The Art of Dining Out

Because Letitia Baldridge is no longer able to offer master classes in manners for the graduating seniors, Wendy MacLeod has graciously stepped in to fill the void. Although she was never secretary to Jacqueline Kennedy, Ms. MacLeod did write a play about people who lived next door to the Kennedys and has dropped a bundle in restaurants over the years. While working as a cater-waiter in New York City, she once threw an entire basket of crudités at a boorish New Year's Eve reveler and quit before they could fire her.

Being Seated

Do not wave a $5 at the maitre d' as if it will solve his money problems. Even a sly $20 won't put his kids through college. Charm is a valuable ally in the quest for a good table. Repeating the question, "Do you know who I am?" is not. Either he will not have the slightest idea who you are or he does indeed know who you are and will spread the word that you are a major bunghole. (Recent grads, take note: "Do you know who my mother/father is?" is also verboten. And never claim to be the illegitimate son of Sidney Poitier. It's been done.)

Use your liberal-arts education to transform your evening into a convincing narrative in the mythic Joseph Campbell sense. A life-changing job interview requires a quiet table, an ailing mother requires that you stay on the first floor, and an anniversary celebrating a monogamous relationship of impressive duration might earn you that table by the window.

At Table

Promptly put your napkin in your lap. Do not tuck it into your collar as if you were a guest star on Bonanza. If your date has a blob of food on his face, do not embarrass him by announcing "Big-time butter patty at four o'clock." Cue him to dab his face by delicately dabbing your own. A lively game of table charades might ensue.


Listen politely when the waiter describes the specials. Don't pretend the waiter's not there. He is there. (And he might be you, if you can't get those LSAT scores up). You may inquire as to the price of a special, but refrain from snorting your sticker shock. And at no time should you crassly use the term "quid pro quo," even if your date orders the lobster. Refrain from calling your waiter "My good man," particularly if he's a she.

Special Orders

It is acceptable to ask for your salad "undressed," but not if the notion unduly excites you and leads to nostalgic conversations about the When College Girls Go Crazy videos. Dieters, don't ask for so many things on the side that nothing is left in the middle. If fats and carbs are of paramount concern, may I suggest an evening at home with a packet of Lean Cuisine?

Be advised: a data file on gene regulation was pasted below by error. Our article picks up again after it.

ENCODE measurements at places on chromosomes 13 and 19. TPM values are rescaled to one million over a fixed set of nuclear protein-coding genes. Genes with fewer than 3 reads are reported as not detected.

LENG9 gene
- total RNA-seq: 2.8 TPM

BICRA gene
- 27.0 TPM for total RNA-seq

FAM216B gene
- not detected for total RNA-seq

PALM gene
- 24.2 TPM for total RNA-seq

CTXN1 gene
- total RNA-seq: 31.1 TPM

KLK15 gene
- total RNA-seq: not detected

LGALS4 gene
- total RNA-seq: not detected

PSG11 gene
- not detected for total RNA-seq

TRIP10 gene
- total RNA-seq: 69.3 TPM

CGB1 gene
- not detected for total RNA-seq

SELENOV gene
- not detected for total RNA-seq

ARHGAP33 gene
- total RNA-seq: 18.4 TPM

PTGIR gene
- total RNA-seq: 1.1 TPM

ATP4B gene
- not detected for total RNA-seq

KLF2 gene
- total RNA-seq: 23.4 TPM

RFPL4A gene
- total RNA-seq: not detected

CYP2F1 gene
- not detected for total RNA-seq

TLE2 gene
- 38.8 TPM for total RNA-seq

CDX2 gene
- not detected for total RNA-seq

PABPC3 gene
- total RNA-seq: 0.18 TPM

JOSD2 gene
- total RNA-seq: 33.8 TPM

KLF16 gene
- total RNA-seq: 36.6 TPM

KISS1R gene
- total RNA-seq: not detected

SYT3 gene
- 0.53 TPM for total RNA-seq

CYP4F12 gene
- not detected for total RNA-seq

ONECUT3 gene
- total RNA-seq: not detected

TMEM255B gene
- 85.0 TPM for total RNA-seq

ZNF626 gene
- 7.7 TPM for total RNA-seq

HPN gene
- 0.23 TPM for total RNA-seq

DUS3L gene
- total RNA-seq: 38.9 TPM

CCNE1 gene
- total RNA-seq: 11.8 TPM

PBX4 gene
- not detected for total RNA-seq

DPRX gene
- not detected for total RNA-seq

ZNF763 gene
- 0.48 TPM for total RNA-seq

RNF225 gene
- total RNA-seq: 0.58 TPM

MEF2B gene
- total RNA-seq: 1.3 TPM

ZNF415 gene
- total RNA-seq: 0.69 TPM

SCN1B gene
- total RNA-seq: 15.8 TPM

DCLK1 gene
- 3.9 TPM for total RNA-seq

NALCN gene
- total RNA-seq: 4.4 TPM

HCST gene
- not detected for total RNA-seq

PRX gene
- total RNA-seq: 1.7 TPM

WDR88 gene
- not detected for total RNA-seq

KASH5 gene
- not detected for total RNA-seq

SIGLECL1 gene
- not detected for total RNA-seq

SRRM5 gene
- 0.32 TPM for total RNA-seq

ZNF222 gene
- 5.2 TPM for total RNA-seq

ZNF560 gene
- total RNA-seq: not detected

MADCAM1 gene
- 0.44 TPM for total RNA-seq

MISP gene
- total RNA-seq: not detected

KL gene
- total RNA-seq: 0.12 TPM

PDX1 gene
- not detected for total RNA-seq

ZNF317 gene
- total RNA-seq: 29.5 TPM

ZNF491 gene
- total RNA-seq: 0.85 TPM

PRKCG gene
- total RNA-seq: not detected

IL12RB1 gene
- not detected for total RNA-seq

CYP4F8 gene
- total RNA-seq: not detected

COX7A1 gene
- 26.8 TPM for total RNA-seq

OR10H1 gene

The Wine Tasting

Your waiter will present the bottle for confirmation, at which point he needs you to do more than shrug: "Whatever." If it's a wine you've enjoyed before, you should greet it like an old friend, minus the complicated hip-hop handshake and use of the word Adude." N.B.: "Three-buck Chuck's" is only available at Trader Joe's.

When the waiter presents the cork, just sniff the damn thing. Don't cross your eyes at your date in a zany Jim Carrey way to point out the emptiness of the ritual. If the wine is off when you taste it, there's no need for vivid body part similes about what it tastes like. If the wine is good, refrain from trying to impress your date by going on about its "nose" or "finish." She will suspect that you haven't got a clue, and even if you manage to fool her, you won't fool the waiter, who will soon be in the kitchen describing you to his colleagues as "the major bunghole at table seven."

The Check

Tipping has nothing to do with your financial situation. Regardless of how much you owe in student loans, you are still expected to tip 15 to 20 percent. Don't even try pretending you're from Canada. If you ask for a doggie bag, don't be overly amused when your food returns as an aluminum foil swan. This is the restaurant equivalent of a PT Cruiser. It's yesterday's news. If it appears in a Styrofoam container, don't loudly compare the restaurant to the Exxon Valdez. It's of environmental concern, to be sure, but it's nothing compared to not signing the Kyoto Accord.

--Wendy MacLeod is Kenyon's James Michael Playwright in Residence and an associate professor of drama. Her award-winning, widely performed play, The House of Yes, was made into a feature film. Based on a character who is obsessed with the assassination of John F. Kennedy, the play received a special jury prize at the Sundance Film Festival.

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